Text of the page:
Chemotherapy can destroy fertility. Recently, however, Danish scientists have developed a method to reintroduce ovarian tissue without reintroducing cancer cells.
The method includes stripping out ovarian tissue DNA but leaving the follicles, or immature ovum, intact. When these artificial ovaries are reintroduced in mice, the ovum survive and grow.
Options for Maintaining Fertility After Chemotherapy
For young women who hope to have children but are facing the rigors of chemotherapy, particularly if they suffer a cancer related to ovarian tissue, options are extremely limited. Cryogenic options and in vitro fertilization have been met with success, but there are risks of egg viability.
Alternatively, women can undergo an ovarian tissue transfer that can lead to egg production. However, this runs the risk of reintroducing cancerous cells back into the patient post-cancer treatment.
How Does It Work?
Danish scientists have created a method of leaving the follicles, or immature ovum sacs, intact while stripping the ovarian tissue of its DNA structure. Without a DNA structure, the ovarian tissue can’t grow on a cellular level, so any faulty or cancer-causing DNA can’t expand by division over time.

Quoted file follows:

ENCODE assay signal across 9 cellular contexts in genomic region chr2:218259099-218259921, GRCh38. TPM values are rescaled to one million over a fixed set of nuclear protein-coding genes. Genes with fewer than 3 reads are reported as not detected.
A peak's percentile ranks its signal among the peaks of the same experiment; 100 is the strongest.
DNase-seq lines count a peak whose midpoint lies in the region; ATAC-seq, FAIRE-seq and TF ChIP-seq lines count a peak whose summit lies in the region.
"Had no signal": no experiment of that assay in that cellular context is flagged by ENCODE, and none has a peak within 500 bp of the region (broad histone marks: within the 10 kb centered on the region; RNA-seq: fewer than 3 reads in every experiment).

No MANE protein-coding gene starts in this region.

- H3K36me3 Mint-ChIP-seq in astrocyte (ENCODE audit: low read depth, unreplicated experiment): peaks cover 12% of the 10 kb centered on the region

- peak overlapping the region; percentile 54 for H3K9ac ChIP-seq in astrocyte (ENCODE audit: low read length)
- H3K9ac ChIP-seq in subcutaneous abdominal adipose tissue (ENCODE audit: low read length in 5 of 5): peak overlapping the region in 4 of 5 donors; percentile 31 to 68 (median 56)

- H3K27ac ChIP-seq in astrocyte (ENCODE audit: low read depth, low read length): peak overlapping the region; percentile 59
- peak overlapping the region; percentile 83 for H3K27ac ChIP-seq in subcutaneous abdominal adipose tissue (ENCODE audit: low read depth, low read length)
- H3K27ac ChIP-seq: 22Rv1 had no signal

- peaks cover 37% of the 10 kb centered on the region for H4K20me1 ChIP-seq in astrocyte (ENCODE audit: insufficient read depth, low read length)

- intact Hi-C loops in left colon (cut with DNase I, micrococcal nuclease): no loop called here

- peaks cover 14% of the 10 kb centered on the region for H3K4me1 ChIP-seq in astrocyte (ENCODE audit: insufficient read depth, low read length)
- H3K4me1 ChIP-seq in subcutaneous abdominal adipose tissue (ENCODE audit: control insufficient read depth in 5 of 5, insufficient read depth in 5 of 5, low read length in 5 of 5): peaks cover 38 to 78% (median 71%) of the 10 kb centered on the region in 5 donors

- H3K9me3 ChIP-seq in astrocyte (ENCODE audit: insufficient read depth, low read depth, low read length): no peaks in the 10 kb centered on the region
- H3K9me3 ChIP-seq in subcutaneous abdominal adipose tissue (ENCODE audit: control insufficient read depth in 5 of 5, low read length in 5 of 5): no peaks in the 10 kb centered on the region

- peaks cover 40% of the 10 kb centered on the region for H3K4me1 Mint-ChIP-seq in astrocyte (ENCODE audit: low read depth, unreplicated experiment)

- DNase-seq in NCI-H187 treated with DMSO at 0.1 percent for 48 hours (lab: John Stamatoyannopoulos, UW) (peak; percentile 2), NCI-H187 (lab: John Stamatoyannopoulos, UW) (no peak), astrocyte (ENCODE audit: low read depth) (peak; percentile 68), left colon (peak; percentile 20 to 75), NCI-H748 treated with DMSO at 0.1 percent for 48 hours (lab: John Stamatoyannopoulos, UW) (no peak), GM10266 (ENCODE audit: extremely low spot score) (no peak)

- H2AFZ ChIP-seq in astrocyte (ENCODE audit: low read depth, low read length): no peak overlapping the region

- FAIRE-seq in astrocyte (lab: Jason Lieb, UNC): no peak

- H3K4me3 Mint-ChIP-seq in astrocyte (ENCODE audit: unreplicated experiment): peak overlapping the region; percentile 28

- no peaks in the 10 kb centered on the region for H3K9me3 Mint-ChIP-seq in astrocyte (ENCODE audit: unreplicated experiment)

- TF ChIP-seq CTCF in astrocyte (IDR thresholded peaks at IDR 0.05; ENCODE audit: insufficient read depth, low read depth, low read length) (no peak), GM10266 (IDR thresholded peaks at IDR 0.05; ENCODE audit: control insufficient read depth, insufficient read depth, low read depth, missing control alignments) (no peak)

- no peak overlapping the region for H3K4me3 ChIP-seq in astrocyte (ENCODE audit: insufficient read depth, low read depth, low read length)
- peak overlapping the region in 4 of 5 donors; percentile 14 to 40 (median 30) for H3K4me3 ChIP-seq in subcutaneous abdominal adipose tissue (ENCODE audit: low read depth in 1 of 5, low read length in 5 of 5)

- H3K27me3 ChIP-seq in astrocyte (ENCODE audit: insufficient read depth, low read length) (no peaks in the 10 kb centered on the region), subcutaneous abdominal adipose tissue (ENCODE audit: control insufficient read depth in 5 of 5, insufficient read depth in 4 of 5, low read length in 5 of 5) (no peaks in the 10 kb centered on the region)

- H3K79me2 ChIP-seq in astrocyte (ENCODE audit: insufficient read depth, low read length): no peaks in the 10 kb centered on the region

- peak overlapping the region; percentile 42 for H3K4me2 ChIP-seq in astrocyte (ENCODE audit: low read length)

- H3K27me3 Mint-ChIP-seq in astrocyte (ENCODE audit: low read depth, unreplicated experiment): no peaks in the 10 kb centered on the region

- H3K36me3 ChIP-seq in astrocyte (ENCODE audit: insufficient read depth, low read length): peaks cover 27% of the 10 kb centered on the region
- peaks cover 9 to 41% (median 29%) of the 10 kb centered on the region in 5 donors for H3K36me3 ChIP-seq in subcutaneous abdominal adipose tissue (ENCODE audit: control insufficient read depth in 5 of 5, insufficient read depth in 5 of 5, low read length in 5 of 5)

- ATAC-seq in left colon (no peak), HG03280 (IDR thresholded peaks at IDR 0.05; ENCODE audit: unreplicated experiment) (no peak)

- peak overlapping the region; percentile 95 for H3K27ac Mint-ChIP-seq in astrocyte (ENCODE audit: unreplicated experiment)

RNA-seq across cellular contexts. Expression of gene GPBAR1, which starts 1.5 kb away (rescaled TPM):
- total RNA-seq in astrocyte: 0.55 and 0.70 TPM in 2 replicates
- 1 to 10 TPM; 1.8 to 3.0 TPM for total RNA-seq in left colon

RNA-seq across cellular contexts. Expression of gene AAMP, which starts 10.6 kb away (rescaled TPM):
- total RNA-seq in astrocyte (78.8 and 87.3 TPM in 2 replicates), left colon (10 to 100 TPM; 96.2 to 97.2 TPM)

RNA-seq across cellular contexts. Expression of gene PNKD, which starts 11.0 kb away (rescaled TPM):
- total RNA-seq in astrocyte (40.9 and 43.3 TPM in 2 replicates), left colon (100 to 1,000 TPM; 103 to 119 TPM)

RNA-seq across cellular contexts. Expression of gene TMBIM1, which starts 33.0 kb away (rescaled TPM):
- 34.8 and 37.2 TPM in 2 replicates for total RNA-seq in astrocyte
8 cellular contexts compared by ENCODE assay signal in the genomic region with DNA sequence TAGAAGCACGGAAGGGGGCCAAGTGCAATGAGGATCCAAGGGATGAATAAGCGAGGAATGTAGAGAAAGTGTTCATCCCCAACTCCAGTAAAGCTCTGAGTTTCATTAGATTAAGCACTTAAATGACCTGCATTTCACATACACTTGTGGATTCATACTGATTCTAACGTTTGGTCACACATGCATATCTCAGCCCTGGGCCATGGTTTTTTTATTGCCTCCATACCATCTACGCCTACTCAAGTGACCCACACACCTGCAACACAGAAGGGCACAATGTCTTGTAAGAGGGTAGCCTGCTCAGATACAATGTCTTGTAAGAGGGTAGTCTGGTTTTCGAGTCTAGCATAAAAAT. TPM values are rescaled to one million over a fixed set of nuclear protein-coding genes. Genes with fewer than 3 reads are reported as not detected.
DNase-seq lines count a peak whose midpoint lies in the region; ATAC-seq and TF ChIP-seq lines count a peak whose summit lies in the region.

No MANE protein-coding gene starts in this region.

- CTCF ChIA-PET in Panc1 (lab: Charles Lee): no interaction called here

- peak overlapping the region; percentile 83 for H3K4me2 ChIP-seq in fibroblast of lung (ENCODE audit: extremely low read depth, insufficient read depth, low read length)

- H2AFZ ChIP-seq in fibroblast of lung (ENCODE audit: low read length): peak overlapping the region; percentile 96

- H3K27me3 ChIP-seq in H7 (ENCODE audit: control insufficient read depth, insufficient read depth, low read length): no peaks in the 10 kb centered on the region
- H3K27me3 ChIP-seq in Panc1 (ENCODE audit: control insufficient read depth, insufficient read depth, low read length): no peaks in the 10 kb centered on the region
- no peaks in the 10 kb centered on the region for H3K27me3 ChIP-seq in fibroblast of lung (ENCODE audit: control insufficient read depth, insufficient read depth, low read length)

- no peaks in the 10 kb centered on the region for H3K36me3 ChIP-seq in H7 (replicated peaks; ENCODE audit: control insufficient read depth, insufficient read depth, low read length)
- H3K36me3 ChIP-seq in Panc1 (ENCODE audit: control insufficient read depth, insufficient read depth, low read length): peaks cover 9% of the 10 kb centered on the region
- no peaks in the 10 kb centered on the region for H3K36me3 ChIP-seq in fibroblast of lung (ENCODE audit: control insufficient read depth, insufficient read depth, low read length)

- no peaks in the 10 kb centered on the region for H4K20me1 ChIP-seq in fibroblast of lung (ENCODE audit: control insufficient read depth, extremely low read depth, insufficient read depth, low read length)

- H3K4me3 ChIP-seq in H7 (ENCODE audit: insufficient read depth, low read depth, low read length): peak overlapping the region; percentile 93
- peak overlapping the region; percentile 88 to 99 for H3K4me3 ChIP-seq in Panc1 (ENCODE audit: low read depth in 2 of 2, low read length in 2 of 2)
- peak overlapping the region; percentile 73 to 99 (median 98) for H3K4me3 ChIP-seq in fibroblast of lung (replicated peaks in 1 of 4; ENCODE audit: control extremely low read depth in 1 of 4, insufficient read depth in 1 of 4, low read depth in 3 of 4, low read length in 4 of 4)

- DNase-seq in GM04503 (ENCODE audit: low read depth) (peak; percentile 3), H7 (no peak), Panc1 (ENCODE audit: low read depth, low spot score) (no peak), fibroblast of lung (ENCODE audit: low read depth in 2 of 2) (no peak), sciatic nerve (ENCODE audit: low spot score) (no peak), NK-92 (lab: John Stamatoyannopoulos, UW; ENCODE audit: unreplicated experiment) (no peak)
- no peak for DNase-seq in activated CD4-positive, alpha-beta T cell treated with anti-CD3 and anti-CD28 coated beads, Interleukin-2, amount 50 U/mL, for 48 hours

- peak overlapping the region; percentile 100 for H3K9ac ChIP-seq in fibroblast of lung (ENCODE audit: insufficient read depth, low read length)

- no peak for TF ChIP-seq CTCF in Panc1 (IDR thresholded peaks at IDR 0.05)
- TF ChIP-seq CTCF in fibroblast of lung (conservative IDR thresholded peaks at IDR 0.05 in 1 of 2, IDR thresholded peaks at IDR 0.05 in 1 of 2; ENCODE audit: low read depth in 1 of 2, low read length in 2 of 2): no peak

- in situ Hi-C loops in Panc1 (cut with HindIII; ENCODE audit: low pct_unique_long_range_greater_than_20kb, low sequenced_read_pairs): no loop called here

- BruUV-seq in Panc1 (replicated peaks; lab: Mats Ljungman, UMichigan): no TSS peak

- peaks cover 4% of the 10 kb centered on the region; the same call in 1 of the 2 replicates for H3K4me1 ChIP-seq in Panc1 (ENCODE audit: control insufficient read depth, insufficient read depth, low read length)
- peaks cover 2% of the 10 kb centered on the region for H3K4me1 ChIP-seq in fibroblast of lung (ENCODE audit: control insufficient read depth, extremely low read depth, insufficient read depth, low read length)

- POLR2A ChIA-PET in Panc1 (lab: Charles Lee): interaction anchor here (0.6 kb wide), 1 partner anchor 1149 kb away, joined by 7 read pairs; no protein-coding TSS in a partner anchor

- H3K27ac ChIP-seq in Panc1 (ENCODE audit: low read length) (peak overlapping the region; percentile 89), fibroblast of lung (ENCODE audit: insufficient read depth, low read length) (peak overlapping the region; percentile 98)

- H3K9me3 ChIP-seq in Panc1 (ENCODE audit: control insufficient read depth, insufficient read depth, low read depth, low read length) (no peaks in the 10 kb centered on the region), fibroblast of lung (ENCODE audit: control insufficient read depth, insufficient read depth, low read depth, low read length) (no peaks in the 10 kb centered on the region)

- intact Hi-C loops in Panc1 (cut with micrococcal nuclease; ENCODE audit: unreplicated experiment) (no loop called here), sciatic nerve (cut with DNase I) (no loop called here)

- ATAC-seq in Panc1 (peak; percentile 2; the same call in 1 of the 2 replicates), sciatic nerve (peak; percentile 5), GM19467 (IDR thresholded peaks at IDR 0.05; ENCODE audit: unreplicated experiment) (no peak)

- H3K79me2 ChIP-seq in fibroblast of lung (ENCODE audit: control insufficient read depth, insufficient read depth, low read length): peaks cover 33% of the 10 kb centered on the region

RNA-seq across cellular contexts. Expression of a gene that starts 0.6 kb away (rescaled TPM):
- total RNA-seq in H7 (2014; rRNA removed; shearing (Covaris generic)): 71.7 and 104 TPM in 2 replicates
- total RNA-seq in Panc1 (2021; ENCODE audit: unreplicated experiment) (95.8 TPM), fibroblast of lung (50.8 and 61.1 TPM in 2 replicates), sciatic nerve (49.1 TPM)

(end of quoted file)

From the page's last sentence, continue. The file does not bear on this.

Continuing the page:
Long-Term Benefits of Using Artificial Ovaries
The loss of ovarian tissue due to cancer treatment can have a serious impact on the health of young women. In addition to the loss of their fertility and any child-bearing hopes, the removal or destruction of the ovarian tissue forces the body into immediate menopause. This radical hormonal shift can be physically, emotionally and mentally destructive.
In addition, rapid and early menopause can lead to bone density loss, cognitive issues and cardiac concerns. The creation of an artificial ovarian structure that can be safely reintroduced to the body can help a woman who’s battled cancer plan for a longer and healthier life.
Ovarian Cancer Growth
It’s important to note that ovarian cancer can occur elsewhere in the body as well. While it starts in ovarian tissue, this form of cancer can be of three different types:
- epithelial cell, from the outer covering of the ovary
- germ cell, from the cells that create eggs
- stromal cell, or hormone-producing cells
Depending on the source of the ovarian cancer, it can spread elsewhere in the body and still be an ovarian cancer. The ability to remove all DNA from the ovarian tissue structure and add it back into the body so the patient maintains some ovarian function offers great hope to anyone with a personal or family history of ovarian cancer.
The ovaries are a critical part of the human female endocrine system. Loss of the function of this tissue over time is natural and normal, but for women who suffer from a cancerous ovarian tissue DNA pattern, maintaining their ovarian tissue isn’t safe. By creating an “artificial ovary” structure, or a functionally empty cell that can still maintain egg follicles, scientists can give women back both their fertility and some ovarian function.